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Posted: 2/14/2024 12:48:33 AM EDT
If you have a factory-built vehicle (motorcycle, car, truck) and have a title for it, is there a limit on how much you can structurally modify it, before the original title is no longer valid and you have to go through the process of applying for a new title as an owner-built vehicle?

One example would be the Riley Tri-Magnum, which was featured in Mechanix Illustrated many years ago.  The plans explain how to remove the forks from a motorcycle and replace them with a frame that connects to a VW Bug front axle and supports a pod with side-by-side seating.  It gets into a bit of a grey area on whether or not it is still a motorcycle, because the riders are enclosed by the pod (still no seatbelts, though) and it has a steering wheel instead of handlebars, so I can see it being a problem due to the possibility of no longer legally being a motorcycle under state law.  If the pod was built as a single seat roadster layout (something like an Indy car, from the seat forward) and it used handlebars instead of a steering wheel, it would fit the 'feet forward, reverse trike' motorcycle configuration and likely avoid the question of whether or not it is still legally a motorcycle, but would a new title be necessary?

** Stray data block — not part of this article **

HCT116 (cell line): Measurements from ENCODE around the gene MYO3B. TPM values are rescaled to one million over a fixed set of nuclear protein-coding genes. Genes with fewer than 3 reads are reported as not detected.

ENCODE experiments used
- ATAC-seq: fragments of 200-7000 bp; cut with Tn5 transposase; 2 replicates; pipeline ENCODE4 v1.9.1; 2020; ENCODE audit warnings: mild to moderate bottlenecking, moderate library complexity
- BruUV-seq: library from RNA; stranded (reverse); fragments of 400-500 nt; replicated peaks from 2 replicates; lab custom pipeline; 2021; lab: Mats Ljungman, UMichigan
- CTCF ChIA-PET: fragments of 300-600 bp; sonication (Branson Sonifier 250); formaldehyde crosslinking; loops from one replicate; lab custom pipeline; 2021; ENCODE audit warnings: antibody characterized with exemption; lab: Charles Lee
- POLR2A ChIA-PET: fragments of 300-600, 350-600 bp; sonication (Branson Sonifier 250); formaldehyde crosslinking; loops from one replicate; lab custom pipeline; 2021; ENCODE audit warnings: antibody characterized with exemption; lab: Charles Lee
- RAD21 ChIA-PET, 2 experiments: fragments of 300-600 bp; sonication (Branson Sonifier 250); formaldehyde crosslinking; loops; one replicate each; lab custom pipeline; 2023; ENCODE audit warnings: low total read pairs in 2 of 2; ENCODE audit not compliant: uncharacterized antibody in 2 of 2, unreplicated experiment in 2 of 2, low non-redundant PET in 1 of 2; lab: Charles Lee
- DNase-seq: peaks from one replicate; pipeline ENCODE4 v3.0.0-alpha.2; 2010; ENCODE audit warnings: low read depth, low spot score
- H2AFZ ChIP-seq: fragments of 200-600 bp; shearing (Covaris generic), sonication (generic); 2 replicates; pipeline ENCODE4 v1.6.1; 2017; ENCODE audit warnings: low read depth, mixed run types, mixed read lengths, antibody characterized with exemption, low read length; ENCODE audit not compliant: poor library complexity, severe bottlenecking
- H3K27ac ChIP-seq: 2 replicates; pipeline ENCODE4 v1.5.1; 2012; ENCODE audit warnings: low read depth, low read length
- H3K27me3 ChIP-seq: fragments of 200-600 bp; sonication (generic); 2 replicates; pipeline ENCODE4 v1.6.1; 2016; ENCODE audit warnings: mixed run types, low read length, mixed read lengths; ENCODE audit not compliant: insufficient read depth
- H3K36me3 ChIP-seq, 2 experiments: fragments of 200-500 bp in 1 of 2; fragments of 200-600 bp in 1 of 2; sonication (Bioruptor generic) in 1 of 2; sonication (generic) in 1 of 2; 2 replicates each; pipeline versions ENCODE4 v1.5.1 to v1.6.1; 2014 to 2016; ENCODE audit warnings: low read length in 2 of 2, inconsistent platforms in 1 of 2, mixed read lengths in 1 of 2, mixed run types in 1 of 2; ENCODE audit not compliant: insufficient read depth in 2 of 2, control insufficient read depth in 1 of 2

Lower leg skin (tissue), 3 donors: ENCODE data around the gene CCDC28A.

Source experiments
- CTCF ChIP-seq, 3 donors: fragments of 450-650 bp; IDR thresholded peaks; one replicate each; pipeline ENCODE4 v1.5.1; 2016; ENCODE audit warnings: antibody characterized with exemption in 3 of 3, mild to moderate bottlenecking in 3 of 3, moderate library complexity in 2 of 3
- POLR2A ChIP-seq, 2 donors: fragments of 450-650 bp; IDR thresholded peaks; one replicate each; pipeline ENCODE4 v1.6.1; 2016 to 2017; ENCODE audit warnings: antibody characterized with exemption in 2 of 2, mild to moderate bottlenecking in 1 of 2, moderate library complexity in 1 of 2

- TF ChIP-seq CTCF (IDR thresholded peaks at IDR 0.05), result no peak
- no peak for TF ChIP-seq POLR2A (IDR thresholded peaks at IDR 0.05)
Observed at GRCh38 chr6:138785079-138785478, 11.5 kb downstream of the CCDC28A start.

There are kit cars that involve buying or building a new frame and body, then using drivetrain and suspension components from a donor vehicle, and those would be (as far as I know) considered to be owner-built vehicles requiring an application for a title, but what about the kit cars that put a body on a VW chassis or Pontiac Fiero chassis?  There have even been kits that modified the VW and Fiero chassis to change the wheelbase (chopping a VW pan or stretching the Fiero chassis).

Anybody know if the state of Tennessee has guidelines on just how far a titled vehicle can be modified, before the original title is no longer valid?

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